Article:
The synchronizer designs are made to work with a specific fluid. Brass and lined rings will work correctly with ATF. A synchronizer ring is a wet clutch. As you begin to select a gear, the shift fork moves the synchro slider toward the cone of the speed gear to be selected, and as the slider moves forward it moves the synchro keys with it and that applies the ring to the cone of the speed gear. Before the ring can engage the cone properly to either speed it up or slow it down to match the output shaft speed, because during the shift the rear wheels are driving the output shaft, the ring must first exhaust the fluid between it and the cone in order to apply friction. The heavier the lube, the longer it takes for the fluid to exhaust and the slower the shift.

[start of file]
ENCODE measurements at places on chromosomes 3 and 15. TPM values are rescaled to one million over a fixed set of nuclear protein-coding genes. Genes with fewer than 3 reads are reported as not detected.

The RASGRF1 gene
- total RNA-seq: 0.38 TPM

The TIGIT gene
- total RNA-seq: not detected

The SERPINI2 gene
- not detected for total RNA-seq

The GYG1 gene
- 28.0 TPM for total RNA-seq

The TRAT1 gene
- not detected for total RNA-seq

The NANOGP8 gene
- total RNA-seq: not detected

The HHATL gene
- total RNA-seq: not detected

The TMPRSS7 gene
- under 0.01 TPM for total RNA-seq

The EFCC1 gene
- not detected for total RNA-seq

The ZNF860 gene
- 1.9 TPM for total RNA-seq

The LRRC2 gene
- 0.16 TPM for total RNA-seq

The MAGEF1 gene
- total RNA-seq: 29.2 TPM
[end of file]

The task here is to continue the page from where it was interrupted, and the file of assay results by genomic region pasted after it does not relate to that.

Now we need to look at the design of the M5R1 and M5R2 transmission itself. The input shaft bearing is a tapered roller bearing. It is set very deep into the case and necessitated the use of an oil slinger on the front of the input to actually pump lube through the bearing. These transmissions are splash lubricated, which means they depend on the rotating gear mass to throw lube around inside the case to circulate lube to all parts needing same. The most difficult parts to lubricate in the transmission are the front input bearing and the pocket bearing inside the rear of the input that supports the nose of the mainshaft. The oil slinger design on these transmissions helps to force oil into those critical areas, and MUST only be used with ATF. The M5 series of transmissions was only designed to use ATF regardless of the kind of rings used. We build about 50 of these a week for sale to professional repair and transmission shops. Over the years we have seen many complaints caused by the use of heavier weight oils than ATF. If you put a 90 weight gear oil into one of these transmissions you will get an actual moaning noise from the front of the trans as the oil slinger cavitates in the thick oil. We have successfully used GM synchromesh fluid in these units, which is a 30 weight motor oil based fluid, but is really uneccessary due to the added expense. Stick with ATF, and if you wish to raise the coefficient of friction for better performance, you can add a bottle of Lubegard Red Friction modifier. This will work with both brass and lined rings.